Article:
An investigation has been launched by four health authorities to discover the source of bacteria that left a Shetland worker in hospital with Legionnaires’ disease.
The patient, who lives in Lanarkshire, became ill in Shetland after staying a night in Aberdeen on the way north to work and is now being treated in Aberdeen Royal Infirmary.
NHS Lanarkshire is working with North Lanarkshire Council, NHS Grampian, NHS Shetland and Health Protection Scotland to investigate the possible source of the infection. Legionnaires’ disease is transmitted by inhalation of infected water droplets.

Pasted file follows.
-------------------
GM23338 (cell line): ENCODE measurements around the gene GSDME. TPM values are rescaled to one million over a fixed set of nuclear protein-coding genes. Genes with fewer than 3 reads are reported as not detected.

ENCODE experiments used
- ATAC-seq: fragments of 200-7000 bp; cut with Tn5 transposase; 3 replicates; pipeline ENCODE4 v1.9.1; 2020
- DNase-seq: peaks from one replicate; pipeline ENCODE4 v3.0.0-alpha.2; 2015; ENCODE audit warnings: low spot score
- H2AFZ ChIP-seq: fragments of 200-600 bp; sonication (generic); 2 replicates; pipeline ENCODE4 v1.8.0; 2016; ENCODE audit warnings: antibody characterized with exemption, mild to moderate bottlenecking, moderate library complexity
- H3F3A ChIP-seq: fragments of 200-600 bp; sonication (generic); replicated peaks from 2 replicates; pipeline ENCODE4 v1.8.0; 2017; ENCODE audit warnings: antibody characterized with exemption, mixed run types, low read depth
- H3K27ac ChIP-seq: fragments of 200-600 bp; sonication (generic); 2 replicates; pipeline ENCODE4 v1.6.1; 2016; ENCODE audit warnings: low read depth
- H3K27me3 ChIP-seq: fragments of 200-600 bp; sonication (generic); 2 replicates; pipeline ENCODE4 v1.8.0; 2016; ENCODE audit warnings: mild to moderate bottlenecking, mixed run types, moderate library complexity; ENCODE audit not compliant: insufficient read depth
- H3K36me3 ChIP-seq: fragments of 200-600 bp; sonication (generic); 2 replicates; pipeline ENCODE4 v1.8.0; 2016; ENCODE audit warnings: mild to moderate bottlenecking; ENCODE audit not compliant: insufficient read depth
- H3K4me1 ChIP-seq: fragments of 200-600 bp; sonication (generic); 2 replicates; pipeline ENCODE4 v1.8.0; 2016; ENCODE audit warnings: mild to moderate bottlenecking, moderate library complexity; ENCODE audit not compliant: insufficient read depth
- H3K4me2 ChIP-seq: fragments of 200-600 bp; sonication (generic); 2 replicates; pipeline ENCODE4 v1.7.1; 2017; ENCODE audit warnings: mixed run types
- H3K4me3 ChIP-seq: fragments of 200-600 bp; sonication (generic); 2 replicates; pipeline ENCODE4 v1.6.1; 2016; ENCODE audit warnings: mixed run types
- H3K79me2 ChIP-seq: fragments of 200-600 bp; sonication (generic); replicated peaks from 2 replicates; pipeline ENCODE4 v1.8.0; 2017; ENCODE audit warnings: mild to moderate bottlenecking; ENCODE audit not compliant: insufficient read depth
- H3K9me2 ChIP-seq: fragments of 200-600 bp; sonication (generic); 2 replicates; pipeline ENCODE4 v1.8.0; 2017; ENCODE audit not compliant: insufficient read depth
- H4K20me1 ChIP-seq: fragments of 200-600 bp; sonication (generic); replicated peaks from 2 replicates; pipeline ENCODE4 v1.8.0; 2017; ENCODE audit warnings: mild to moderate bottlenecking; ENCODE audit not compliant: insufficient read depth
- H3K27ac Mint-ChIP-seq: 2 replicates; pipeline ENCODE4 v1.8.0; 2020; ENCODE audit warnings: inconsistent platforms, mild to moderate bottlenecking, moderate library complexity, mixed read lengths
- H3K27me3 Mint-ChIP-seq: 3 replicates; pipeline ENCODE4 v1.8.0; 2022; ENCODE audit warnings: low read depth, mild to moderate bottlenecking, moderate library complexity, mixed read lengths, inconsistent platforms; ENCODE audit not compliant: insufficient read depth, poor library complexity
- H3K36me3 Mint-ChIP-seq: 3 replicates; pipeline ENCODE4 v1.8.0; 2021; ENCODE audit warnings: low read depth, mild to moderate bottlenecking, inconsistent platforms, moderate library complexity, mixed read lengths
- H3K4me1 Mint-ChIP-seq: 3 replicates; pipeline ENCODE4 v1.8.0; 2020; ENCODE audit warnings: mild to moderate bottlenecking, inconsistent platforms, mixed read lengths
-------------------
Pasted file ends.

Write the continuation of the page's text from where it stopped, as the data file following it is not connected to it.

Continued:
Dr David Cromie, consultant in public health medicine at NHS Lanarkshire, said: “We are currently carrying out an investigation to identify the source of the Legionella infection.
“Often with single cases of Legionella, it can be difficult to positively identify the source of the bacteria, however we are currently investigating a number of possible sources, although to date no source of infection has been identified.
“You cannot catch Legionnaires’ disease from an infected person as it does not spread from person to person. Most people exposed to Legionella do not become ill.
“People catch Legionnaires’ disease by inhaling small droplets of water suspended in the air, which contain the bacteria. You cannot catch Legionnaires’ disease from drinking water.”